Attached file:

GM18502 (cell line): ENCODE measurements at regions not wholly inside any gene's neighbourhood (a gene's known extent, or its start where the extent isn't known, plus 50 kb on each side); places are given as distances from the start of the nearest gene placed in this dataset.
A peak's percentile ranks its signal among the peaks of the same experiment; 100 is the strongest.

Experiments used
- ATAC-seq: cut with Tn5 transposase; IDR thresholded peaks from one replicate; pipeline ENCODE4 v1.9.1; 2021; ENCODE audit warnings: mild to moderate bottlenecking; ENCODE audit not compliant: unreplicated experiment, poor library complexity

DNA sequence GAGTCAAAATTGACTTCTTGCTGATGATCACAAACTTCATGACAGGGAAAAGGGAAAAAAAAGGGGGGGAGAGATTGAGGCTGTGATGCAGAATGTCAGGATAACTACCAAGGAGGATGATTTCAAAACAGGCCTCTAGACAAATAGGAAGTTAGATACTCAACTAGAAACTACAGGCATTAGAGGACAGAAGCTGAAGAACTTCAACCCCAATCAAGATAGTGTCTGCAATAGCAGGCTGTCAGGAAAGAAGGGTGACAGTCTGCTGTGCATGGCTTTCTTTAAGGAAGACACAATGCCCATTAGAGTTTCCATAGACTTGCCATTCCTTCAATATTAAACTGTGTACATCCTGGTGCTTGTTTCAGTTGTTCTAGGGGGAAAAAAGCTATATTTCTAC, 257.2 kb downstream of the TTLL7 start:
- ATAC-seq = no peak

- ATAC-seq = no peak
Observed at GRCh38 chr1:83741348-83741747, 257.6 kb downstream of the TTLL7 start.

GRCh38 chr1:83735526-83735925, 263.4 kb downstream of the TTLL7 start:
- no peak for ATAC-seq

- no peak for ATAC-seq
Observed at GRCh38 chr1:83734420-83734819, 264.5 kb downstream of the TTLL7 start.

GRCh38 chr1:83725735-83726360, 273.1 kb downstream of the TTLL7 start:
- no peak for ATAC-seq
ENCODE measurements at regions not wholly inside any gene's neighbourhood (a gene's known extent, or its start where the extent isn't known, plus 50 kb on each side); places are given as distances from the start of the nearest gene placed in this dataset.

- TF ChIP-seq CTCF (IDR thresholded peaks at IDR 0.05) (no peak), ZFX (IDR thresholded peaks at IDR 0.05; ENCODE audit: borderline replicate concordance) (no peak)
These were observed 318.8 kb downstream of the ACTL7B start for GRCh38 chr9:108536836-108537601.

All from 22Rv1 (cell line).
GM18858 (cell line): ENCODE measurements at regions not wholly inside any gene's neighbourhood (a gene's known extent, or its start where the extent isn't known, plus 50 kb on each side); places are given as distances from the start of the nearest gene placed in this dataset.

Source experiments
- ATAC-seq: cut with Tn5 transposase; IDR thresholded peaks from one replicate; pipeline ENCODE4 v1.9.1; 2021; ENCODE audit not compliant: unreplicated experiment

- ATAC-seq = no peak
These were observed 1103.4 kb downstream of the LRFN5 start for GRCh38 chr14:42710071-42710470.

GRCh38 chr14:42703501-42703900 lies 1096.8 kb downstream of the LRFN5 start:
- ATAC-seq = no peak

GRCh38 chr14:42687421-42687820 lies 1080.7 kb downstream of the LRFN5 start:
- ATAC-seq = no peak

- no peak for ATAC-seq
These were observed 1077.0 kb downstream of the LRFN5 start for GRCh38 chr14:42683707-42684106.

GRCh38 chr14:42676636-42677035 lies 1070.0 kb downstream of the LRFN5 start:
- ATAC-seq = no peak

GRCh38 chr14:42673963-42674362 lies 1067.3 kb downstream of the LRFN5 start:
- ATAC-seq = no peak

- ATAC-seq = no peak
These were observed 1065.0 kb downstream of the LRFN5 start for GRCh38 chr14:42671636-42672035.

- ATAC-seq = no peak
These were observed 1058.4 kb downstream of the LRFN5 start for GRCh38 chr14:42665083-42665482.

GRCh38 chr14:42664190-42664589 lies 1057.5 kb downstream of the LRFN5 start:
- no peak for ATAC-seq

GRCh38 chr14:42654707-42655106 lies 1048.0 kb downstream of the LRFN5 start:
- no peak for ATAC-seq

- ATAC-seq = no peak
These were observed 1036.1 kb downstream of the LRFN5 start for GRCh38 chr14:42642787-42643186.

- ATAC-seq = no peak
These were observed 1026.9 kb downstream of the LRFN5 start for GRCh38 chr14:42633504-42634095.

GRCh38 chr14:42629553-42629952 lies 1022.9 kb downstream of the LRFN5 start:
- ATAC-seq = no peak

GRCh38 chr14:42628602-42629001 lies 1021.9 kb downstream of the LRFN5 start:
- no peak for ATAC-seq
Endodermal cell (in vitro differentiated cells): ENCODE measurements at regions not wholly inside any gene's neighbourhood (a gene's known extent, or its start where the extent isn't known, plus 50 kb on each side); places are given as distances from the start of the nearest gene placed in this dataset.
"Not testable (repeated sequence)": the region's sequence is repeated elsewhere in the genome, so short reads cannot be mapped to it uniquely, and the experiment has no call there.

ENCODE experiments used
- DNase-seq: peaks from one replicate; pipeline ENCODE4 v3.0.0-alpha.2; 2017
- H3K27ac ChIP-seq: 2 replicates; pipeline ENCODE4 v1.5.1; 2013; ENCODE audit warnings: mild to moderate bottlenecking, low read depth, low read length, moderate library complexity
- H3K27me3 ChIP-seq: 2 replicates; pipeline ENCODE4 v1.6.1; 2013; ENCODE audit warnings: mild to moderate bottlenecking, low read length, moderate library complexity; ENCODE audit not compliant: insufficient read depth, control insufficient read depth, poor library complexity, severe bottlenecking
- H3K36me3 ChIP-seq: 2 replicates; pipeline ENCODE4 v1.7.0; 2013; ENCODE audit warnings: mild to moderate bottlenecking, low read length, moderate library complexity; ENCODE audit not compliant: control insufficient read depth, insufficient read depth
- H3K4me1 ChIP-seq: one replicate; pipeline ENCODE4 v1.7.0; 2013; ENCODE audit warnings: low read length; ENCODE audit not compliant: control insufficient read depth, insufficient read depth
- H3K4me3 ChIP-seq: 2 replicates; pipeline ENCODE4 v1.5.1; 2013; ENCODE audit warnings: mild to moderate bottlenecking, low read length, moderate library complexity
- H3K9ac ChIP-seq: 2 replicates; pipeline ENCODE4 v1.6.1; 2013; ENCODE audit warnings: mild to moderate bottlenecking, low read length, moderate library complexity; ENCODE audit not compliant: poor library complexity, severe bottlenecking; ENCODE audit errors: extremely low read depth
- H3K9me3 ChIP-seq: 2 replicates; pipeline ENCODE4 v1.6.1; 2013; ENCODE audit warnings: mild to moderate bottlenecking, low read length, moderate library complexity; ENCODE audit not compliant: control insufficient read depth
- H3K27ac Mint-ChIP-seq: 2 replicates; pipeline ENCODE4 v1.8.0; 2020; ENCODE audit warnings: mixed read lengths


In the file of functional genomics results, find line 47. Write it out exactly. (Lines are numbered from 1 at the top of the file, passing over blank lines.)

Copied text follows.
- ATAC-seq = no peak